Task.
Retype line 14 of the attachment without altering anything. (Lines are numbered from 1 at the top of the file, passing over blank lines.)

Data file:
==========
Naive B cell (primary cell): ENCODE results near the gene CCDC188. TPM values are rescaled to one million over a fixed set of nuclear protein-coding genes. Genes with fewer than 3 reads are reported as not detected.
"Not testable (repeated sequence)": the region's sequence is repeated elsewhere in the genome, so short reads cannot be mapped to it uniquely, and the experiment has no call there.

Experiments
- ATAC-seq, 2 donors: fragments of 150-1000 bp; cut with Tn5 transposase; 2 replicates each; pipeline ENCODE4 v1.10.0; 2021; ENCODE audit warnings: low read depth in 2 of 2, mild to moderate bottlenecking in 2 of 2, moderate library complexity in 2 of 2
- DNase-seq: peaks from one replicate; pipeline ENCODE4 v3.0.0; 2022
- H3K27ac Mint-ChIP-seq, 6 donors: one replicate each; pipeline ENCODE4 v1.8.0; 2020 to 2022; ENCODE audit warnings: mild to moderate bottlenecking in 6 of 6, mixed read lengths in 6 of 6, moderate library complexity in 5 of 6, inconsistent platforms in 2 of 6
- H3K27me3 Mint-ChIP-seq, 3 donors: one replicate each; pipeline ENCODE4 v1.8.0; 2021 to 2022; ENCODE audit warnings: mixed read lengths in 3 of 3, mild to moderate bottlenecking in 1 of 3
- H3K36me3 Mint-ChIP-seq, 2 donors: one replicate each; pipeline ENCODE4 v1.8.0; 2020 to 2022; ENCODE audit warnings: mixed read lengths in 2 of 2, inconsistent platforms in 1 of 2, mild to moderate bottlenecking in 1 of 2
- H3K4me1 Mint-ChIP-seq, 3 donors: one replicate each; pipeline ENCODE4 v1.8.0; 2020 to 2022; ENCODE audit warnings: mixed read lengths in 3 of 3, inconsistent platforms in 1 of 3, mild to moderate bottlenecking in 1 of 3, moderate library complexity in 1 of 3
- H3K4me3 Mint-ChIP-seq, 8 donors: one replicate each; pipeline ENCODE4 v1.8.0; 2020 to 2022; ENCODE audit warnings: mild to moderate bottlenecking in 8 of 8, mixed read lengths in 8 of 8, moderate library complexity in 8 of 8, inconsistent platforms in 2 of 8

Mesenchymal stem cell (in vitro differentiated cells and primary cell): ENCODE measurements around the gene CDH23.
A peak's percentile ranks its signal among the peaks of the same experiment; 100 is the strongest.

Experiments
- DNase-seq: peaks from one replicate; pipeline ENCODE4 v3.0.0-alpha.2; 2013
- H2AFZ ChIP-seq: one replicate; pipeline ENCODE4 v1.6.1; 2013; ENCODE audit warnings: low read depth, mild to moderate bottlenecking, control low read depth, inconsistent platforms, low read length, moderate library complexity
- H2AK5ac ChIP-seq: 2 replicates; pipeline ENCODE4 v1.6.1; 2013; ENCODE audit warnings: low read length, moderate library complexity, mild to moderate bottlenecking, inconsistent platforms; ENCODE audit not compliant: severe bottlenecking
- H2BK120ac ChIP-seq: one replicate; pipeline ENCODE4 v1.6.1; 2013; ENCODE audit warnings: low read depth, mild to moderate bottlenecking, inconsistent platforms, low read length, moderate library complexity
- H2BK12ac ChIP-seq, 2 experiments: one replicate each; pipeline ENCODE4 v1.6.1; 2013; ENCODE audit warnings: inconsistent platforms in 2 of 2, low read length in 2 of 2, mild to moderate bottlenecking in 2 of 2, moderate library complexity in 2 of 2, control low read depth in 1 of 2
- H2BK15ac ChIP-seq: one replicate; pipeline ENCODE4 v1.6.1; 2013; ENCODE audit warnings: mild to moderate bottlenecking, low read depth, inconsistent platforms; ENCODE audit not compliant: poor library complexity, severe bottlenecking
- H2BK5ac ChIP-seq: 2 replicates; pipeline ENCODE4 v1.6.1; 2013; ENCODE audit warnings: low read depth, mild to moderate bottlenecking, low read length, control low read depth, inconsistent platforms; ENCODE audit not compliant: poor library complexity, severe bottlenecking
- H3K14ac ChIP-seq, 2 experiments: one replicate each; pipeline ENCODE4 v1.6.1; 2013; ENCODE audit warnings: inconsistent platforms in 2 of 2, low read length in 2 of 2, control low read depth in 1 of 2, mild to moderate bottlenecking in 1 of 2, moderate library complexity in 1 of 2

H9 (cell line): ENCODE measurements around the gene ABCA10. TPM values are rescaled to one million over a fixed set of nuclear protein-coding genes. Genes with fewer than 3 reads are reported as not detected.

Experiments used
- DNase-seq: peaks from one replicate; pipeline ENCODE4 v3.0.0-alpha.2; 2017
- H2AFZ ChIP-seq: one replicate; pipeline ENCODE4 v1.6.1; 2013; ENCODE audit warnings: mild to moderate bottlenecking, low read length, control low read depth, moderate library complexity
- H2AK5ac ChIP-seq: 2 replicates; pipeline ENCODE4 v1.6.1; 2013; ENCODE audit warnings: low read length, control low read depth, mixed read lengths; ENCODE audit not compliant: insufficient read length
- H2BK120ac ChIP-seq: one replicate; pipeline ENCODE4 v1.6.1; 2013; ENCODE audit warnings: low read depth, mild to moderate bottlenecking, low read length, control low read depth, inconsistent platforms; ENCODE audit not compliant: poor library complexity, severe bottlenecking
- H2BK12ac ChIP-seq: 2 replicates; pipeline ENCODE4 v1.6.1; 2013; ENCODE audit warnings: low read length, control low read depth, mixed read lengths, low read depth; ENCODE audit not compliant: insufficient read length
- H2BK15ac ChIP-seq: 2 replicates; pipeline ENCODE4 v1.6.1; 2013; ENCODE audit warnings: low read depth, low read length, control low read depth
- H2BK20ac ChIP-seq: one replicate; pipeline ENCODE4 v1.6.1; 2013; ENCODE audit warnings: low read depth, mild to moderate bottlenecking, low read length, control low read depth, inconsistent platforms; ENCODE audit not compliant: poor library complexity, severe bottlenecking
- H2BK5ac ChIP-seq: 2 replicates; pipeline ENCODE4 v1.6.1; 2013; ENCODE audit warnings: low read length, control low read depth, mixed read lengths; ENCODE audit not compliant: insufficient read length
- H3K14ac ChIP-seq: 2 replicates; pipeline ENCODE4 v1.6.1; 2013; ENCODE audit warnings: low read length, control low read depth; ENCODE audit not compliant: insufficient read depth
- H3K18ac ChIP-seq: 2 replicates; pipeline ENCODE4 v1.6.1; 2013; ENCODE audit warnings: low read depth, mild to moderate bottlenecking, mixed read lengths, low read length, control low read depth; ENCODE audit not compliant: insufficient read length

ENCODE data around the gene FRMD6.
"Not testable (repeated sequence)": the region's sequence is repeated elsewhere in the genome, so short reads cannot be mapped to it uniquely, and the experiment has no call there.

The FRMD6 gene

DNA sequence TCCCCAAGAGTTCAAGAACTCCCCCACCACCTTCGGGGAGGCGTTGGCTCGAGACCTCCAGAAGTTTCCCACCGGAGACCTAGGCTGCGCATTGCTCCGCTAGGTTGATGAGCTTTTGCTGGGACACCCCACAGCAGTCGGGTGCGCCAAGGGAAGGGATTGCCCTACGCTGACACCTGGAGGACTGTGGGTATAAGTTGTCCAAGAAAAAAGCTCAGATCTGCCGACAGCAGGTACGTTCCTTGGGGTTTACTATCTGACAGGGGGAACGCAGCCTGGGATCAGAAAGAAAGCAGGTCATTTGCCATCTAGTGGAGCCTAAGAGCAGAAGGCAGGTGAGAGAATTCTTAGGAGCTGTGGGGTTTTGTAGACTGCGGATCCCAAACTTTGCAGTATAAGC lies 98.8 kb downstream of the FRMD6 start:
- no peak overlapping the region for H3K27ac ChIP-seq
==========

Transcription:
- DNase-seq: peaks from one replicate; pipeline ENCODE4 v3.0.0-alpha.2; 2013